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by Dr. Deirdre Egan, Assistant Professor of English and Director of American Studies Program
Throughout scripture, there are many instances in which Jesus tells us to “wake up!” Often this idea of wakefulness refers to end times: the end of the world in an apocalyptic sense, the end of one’s life on earth through death, the end of Jesus’ own life as he awaits his crucifixion. Typically we are told that we must wake up to be prepared for such eventualities. It is important to note that Jesus bears his humanity in these moments. As his disciples fall asleep in the garden, for example, he speaks to them in anger and disappointment, urging them to wake up and accompany him through his final suffering. But the readings for today, interestingly, come at a time of beginnings. These readings mark the beginning of the liturgical year and the beginning of advent. In this beginning of a new church year and of this season of waiting for the Christ child, the gospel of Matthew tells us to “stay awake!”
What does it mean to stay awake in these beginning, waiting times? Often we think of waiting as a tedious, even passive, experience. Anyone who has waited for a bus or airplane, for the next stage of life to begin, or for the semester to end, knows that waiting can seem like a sleepy limbo time. But the message of the gospel, like the message of Jesus, runs counter to our expectations. Jesus tells us not to sleepwalk through our waiting times, but instead to take on a spirit of being aware, alive, active, and engaged. This might mean that we find creative ways to refuse the prevalent culture of consumerism that dictates much of the secular Christmas season. Instead, our advent waiting could involve serving a meal at a soup kitchen or listening to a friend in need, despite the busyness of these days. It could mean that we meditate on how this is a time of newness and renewal for us. Instead of making New Year’s resolutions as our culture insists, we might decide on a new path now. Today.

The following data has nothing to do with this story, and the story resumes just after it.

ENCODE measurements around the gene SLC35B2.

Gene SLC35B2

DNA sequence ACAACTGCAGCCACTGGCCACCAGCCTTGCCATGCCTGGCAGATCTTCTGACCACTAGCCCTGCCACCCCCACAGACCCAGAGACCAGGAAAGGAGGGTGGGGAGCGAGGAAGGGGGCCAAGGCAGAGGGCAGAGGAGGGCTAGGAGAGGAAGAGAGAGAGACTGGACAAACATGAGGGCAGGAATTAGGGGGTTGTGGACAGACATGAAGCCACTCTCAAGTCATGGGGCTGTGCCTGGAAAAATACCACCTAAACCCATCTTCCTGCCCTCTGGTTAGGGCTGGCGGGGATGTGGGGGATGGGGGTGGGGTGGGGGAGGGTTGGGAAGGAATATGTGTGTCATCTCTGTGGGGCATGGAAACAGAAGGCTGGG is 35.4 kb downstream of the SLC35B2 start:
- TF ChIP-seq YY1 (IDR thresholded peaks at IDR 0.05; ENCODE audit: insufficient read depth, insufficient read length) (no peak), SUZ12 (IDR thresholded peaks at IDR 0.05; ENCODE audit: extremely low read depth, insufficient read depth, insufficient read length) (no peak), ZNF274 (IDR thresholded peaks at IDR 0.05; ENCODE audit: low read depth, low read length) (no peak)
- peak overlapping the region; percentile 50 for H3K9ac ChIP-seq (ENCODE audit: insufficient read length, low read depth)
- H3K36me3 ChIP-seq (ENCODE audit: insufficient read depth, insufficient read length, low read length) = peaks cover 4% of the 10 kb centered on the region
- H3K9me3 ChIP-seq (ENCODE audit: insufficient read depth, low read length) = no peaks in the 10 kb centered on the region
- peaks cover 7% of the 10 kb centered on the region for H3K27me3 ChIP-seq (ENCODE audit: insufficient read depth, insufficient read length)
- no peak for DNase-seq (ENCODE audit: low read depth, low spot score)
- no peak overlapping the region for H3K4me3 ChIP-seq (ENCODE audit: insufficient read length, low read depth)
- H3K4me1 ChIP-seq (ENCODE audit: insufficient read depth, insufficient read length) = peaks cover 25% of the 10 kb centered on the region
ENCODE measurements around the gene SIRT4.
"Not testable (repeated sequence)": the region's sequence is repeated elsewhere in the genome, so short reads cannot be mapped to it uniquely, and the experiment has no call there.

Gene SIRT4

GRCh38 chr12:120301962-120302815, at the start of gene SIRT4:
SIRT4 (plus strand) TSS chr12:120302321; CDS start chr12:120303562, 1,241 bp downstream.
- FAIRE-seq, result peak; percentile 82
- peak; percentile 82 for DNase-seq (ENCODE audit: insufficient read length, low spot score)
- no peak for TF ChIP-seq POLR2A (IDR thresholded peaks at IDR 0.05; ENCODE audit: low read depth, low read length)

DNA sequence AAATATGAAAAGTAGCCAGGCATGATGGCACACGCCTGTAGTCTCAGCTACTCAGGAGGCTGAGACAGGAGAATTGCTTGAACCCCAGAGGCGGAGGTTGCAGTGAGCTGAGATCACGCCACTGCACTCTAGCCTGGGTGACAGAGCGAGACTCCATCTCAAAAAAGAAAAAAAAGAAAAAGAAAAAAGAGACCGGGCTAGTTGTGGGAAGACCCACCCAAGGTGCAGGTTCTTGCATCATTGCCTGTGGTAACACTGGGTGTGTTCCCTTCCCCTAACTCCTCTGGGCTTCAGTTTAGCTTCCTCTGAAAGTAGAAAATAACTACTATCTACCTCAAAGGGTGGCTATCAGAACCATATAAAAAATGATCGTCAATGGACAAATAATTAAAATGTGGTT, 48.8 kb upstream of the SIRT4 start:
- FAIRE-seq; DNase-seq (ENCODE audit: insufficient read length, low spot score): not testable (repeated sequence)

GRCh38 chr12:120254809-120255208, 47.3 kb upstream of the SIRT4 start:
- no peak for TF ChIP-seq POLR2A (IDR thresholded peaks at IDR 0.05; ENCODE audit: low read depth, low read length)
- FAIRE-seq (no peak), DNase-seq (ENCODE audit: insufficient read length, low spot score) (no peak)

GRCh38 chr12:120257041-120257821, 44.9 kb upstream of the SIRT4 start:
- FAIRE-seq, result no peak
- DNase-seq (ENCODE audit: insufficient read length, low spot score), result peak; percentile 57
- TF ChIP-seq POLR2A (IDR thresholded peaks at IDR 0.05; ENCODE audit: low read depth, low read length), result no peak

The Christian mystics and Buddhists, Saint Ignatius and the Norbertines teach us much about an energetic spirit of waiting, about active contemplation. They teach us to seek mindfulness in our activities, to experience deep relaxation in the midst of deep awareness. These seeming contradictions can in fact direct our paths as we progress through this new liturgical year and advent season. Let us wake up to consider these ending days as beginning days, and this beginning as part of an ending, too.